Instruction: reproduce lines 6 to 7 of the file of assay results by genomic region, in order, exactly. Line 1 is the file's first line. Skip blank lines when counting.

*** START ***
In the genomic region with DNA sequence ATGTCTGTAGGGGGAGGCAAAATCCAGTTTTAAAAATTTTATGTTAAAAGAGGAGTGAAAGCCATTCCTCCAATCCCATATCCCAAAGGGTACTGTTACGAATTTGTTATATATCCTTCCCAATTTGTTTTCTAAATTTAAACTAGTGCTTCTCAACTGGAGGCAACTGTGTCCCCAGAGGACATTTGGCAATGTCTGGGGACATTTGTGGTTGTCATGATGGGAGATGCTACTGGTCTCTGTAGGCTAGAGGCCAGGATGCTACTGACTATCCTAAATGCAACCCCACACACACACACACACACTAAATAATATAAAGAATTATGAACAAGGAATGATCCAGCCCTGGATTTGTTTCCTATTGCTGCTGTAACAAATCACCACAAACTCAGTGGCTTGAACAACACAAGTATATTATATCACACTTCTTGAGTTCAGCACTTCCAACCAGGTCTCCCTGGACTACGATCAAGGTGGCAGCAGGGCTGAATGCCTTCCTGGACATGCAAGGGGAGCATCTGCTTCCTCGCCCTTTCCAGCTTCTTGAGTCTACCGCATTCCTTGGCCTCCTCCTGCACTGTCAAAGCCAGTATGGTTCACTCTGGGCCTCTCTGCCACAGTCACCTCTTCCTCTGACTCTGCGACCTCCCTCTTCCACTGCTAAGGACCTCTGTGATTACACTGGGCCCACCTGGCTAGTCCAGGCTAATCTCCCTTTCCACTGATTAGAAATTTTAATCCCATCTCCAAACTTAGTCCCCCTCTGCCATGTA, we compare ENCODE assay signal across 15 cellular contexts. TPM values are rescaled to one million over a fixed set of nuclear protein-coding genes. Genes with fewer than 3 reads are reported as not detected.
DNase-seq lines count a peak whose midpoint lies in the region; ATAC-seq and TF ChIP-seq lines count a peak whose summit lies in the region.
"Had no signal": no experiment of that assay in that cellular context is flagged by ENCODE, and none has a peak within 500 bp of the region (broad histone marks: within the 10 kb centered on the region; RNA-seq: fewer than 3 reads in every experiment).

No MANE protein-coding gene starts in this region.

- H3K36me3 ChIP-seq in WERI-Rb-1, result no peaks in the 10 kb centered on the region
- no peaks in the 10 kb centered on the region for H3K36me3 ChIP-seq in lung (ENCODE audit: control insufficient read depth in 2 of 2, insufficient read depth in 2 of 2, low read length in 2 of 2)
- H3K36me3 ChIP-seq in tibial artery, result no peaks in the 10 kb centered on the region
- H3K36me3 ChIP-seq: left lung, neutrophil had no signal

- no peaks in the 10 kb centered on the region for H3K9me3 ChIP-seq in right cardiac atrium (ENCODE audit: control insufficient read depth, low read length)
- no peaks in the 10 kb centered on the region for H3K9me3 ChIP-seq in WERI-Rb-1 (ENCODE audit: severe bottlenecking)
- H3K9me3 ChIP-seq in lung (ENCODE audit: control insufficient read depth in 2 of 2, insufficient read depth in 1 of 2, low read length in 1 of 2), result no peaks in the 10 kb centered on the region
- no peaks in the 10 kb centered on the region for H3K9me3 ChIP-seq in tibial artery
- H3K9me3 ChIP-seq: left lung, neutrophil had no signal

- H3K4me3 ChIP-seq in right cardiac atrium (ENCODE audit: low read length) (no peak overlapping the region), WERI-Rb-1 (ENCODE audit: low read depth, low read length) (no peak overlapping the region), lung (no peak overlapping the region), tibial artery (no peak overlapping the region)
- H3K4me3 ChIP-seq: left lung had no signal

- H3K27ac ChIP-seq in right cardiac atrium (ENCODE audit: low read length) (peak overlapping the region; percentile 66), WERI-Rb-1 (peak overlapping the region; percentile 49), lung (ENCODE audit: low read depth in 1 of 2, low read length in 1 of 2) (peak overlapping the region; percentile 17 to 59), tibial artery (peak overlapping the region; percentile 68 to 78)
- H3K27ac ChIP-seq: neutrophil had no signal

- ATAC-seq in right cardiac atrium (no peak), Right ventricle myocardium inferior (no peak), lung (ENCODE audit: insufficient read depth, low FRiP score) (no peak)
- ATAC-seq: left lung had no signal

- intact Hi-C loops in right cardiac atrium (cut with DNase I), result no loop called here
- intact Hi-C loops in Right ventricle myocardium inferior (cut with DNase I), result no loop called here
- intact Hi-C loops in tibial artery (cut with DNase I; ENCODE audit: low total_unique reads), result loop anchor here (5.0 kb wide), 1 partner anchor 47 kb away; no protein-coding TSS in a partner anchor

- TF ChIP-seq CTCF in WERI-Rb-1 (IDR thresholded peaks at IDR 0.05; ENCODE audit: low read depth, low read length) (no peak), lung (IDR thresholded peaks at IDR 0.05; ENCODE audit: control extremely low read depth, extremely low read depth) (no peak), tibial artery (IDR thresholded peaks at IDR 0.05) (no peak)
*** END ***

- no peaks in the 10 kb centered on the region for H3K36me3 ChIP-seq in lung (ENCODE audit: control insufficient read depth in 2 of 2, insufficient read depth in 2 of 2, low read length in 2 of 2)
- H3K36me3 ChIP-seq in tibial artery, result no peaks in the 10 kb centered on the region